In my last entry I shared my experience with the IV pump simulation at the NPSF conference. After learning some of the realities of nursing, I decided it would be worth attending another one of the simulations. The next lab I went to was called the Patient Safety Risks Challenge.
This setup was a patient simulator in a typical hospital bed setting. The challenge presented to me was to find the 15 patient safety issues within five minutes. The facilitator asked my background before I started, and I explained what I did working as a Human Factors Engineer for a pharmacy IT vendor. He wished me luck as he stated that I should have no problem finding the "pharmacy issues" within the setup. No pressure...
Instead of looking at the situation holistically, I became overly focused on the flimsy 4 page paper chart in my hand to desperately find the pharmacy issues he mentioned. I flipped back and forth, back and forth, to look at the medications recorded upon arrival and the current prescriptions. I did find the aspirin missing and another med with the name changed on accident. I felt pretty good getting those out of the way. I also noticed some obvious errors - the "bloody" bandage that needed replacing, the overflowing box of sharps on the ground, and the urine bag literally under the wheel of the bed (please tell that is not based on a true story). I ended up finding about 9 or 10 of the errors and figured my lack of clinical expertise would be the reasons I missed a few.
It turned out I did miss a few obvious safety issues. The patient had a latex allergy, but did not have the band on his wrist indicating this. I also learned that a patient that has a fall risk should not have one of bed rails down. I will always wonder how I overlooked the pulse oximeter reading of 90 on the monitor. The facilitator then pointed out that I had missed one of the pharmacy issues. He simply stated, "you missed the dosing error." I'm sure I had a stunned look on my face as I asked, "what dosing error?" Flipping through the chart, he showed one of the admitting medications with a dose of 12.5 mg. What showed up on the next page was 125 mg. I can't remember the name of the drug, but I would have to guess this "death by decimal" error would be a serious one in a real setting.
I spent a good two minutes just staring at those pages to find an error like this, and it still slipped by me. It provided another moment of enlightenment of just how easy it is to miss something so simple, yet potentially deadly. Once again I was in the shoes of the nurse (or pharmacist), and I realized what hard shoes they are to fill. As the facilitators pointed out, many hospitals still use paper charts similar to what was given to me. I would like to think technology could have prevented me from missing that decimal point, however I have a feeling there is more to the root cause of my mistake.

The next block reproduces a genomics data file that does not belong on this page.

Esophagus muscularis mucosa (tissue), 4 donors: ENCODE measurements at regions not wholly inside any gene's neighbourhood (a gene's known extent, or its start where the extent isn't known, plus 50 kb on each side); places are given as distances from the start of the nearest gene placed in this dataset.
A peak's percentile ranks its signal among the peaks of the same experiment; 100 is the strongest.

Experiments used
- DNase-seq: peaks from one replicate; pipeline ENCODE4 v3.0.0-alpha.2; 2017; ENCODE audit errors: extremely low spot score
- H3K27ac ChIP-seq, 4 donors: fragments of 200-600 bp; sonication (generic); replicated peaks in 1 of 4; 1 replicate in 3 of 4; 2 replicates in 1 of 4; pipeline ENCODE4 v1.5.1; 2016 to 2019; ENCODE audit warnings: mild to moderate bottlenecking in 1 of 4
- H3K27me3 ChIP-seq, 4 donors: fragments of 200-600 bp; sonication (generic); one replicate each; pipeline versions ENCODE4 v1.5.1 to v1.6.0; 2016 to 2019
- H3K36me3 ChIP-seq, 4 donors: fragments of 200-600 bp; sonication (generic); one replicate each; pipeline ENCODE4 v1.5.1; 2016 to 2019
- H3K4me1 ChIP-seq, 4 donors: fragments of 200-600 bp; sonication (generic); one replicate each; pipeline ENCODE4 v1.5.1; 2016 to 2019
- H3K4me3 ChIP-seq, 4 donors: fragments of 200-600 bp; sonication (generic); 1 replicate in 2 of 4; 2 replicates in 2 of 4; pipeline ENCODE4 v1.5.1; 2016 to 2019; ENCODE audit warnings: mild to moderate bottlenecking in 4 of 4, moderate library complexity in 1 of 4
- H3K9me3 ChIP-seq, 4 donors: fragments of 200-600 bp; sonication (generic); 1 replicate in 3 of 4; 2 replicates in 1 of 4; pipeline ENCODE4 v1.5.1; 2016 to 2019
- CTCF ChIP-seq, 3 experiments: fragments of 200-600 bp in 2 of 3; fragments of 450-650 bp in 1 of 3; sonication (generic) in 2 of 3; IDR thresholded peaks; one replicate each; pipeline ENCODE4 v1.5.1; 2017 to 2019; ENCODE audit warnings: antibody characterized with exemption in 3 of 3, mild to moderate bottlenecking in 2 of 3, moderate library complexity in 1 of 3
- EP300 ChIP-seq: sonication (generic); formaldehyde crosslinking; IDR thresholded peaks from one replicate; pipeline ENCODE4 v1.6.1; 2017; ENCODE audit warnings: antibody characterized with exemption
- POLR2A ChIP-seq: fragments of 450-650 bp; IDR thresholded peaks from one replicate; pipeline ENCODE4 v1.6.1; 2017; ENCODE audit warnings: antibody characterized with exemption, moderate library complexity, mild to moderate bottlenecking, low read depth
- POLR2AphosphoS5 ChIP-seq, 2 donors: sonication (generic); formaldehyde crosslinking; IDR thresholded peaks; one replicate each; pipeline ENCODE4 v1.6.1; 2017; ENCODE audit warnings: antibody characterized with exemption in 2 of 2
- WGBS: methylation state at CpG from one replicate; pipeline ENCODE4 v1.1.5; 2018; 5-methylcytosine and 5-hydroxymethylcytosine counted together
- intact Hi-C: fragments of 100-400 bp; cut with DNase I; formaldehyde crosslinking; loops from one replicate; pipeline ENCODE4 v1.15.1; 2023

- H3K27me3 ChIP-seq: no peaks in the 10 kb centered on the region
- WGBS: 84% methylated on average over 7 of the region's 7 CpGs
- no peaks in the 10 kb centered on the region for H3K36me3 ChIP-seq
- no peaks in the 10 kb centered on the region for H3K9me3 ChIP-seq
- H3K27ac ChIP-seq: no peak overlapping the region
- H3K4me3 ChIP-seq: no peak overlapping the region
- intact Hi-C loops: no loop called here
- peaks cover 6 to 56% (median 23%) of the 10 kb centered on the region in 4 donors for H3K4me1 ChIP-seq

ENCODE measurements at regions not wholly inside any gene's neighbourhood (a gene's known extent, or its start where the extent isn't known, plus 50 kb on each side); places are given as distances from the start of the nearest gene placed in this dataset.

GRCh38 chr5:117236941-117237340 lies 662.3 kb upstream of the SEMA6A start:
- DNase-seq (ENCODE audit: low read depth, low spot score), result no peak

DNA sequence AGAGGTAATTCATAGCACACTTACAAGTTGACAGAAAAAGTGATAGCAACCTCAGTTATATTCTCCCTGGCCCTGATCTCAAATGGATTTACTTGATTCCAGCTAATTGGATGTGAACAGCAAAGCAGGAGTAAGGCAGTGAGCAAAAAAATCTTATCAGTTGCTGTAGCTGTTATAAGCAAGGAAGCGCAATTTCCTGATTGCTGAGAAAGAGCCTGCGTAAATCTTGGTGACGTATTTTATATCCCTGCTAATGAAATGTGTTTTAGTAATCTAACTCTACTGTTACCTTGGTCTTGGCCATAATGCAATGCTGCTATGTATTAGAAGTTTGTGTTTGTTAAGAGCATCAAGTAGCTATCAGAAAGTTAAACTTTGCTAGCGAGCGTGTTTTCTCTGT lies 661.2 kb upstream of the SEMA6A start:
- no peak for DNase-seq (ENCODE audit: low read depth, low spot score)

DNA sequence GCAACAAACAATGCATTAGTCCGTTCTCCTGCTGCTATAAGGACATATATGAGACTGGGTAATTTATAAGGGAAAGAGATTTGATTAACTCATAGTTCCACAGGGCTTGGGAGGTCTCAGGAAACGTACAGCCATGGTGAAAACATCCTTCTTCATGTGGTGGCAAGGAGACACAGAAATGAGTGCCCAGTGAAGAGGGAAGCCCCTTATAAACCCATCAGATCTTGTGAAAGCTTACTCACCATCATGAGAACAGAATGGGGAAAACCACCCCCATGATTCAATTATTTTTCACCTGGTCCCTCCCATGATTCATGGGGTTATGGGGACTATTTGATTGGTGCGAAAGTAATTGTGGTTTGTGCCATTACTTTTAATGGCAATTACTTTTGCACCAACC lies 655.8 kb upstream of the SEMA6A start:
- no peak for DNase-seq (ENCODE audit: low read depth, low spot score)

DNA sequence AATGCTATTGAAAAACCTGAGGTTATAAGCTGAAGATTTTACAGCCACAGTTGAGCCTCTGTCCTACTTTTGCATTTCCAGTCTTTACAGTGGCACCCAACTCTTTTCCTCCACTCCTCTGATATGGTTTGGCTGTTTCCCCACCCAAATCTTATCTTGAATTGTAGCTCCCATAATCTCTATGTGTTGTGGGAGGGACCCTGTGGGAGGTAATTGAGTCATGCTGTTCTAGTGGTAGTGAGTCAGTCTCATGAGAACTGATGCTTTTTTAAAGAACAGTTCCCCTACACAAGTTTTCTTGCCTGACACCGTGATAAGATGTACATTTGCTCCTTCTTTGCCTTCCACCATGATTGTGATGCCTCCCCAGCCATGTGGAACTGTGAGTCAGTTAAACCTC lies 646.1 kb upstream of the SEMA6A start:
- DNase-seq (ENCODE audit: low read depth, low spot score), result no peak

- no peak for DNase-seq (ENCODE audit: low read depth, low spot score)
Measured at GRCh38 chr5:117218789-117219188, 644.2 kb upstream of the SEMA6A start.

I went into the conference already recognizing the value of simulation in healthcare. These two sessions validated my feelings on the topic. Some thoughts I have from both experiences:
- New technology should be tested in a simulated environment to validate the technology fits into workflows of the clinicians in a safe, easy to use fashion. Just testing the "sunny day" scenarios in a controlled environment will not validate the device will be safe and usable in a crisis situation.
- Simulation is a great way to train clinicians on new technology. I would like to see hospitals go beyond a few hours of in service to really understand the tools they will be working with. I have heard stories from friends in nursing that they have had to use technology for the first time with real patients. I wonder if a few experts on the technology could be on call for such situations.
- I also think simulation can go beyond technology for healthcare. I can see benefit in training staff on new procedures with no risk to a patient. There was a third lab setup just to show clinicians the proper technique for central line insertions.
- I have gained even more respect for the clinicians on the front line of patient care. I have a better understanding of what you are dealing with and how critical those situations are. This all came from a few minutes of "playing" in a simulated environment.
- My final thought on the importance of simulators can be summed up like this: If you were flying on a plane, would you want the pilot to be completely unfamiliar with that particular plane? They have those flight simulators for a reason.
I am curious to hear from those of you on the front lines. Have you ever gone through clinical simulations such as this in your training? If so, what were the scenarios you were trained in? How are you typically trained when new technology is brought to your hospital?
A special thanks to the facilitators from the Center for Medical Simulation and the University of Miami - Jackson Health System for running these very educational simulation labs.